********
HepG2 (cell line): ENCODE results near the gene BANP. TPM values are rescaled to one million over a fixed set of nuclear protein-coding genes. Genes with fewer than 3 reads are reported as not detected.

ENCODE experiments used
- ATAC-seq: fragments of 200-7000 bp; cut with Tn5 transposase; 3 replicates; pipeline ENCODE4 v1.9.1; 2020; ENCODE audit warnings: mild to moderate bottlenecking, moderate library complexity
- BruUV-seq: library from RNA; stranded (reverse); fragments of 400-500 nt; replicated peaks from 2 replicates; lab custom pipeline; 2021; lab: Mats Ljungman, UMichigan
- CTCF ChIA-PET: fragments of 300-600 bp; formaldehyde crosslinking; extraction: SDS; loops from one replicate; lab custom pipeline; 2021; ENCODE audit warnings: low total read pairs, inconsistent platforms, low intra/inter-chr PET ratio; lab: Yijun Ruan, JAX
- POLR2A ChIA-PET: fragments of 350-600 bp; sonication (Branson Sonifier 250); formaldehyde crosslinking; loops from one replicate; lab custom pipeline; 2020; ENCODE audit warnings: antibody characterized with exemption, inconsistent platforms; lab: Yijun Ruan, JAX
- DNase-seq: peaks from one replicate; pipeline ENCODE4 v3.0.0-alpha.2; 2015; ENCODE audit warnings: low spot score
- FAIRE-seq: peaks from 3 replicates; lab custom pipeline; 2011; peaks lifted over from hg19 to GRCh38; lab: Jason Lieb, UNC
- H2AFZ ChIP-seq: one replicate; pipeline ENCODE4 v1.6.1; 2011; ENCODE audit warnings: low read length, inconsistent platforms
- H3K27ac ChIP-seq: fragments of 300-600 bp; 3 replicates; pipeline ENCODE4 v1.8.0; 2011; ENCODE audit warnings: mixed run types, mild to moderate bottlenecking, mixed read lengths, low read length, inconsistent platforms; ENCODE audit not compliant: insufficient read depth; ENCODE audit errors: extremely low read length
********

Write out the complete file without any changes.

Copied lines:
HepG2 (cell line): ENCODE results near the gene BANP. TPM values are rescaled to one million over a fixed set of nuclear protein-coding genes. Genes with fewer than 3 reads are reported as not detected.

ENCODE experiments used
- ATAC-seq: fragments of 200-7000 bp; cut with Tn5 transposase; 3 replicates; pipeline ENCODE4 v1.9.1; 2020; ENCODE audit warnings: mild to moderate bottlenecking, moderate library complexity
- BruUV-seq: library from RNA; stranded (reverse); fragments of 400-500 nt; replicated peaks from 2 replicates; lab custom pipeline; 2021; lab: Mats Ljungman, UMichigan
- CTCF ChIA-PET: fragments of 300-600 bp; formaldehyde crosslinking; extraction: SDS; loops from one replicate; lab custom pipeline; 2021; ENCODE audit warnings: low total read pairs, inconsistent platforms, low intra/inter-chr PET ratio; lab: Yijun Ruan, JAX
- POLR2A ChIA-PET: fragments of 350-600 bp; sonication (Branson Sonifier 250); formaldehyde crosslinking; loops from one replicate; lab custom pipeline; 2020; ENCODE audit warnings: antibody characterized with exemption, inconsistent platforms; lab: Yijun Ruan, JAX
- DNase-seq: peaks from one replicate; pipeline ENCODE4 v3.0.0-alpha.2; 2015; ENCODE audit warnings: low spot score
- FAIRE-seq: peaks from 3 replicates; lab custom pipeline; 2011; peaks lifted over from hg19 to GRCh38; lab: Jason Lieb, UNC
- H2AFZ ChIP-seq: one replicate; pipeline ENCODE4 v1.6.1; 2011; ENCODE audit warnings: low read length, inconsistent platforms
- H3K27ac ChIP-seq: fragments of 300-600 bp; 3 replicates; pipeline ENCODE4 v1.8.0; 2011; ENCODE audit warnings: mixed run types, mild to moderate bottlenecking, mixed read lengths, low read length, inconsistent platforms; ENCODE audit not compliant: insufficient read depth; ENCODE audit errors: extremely low read length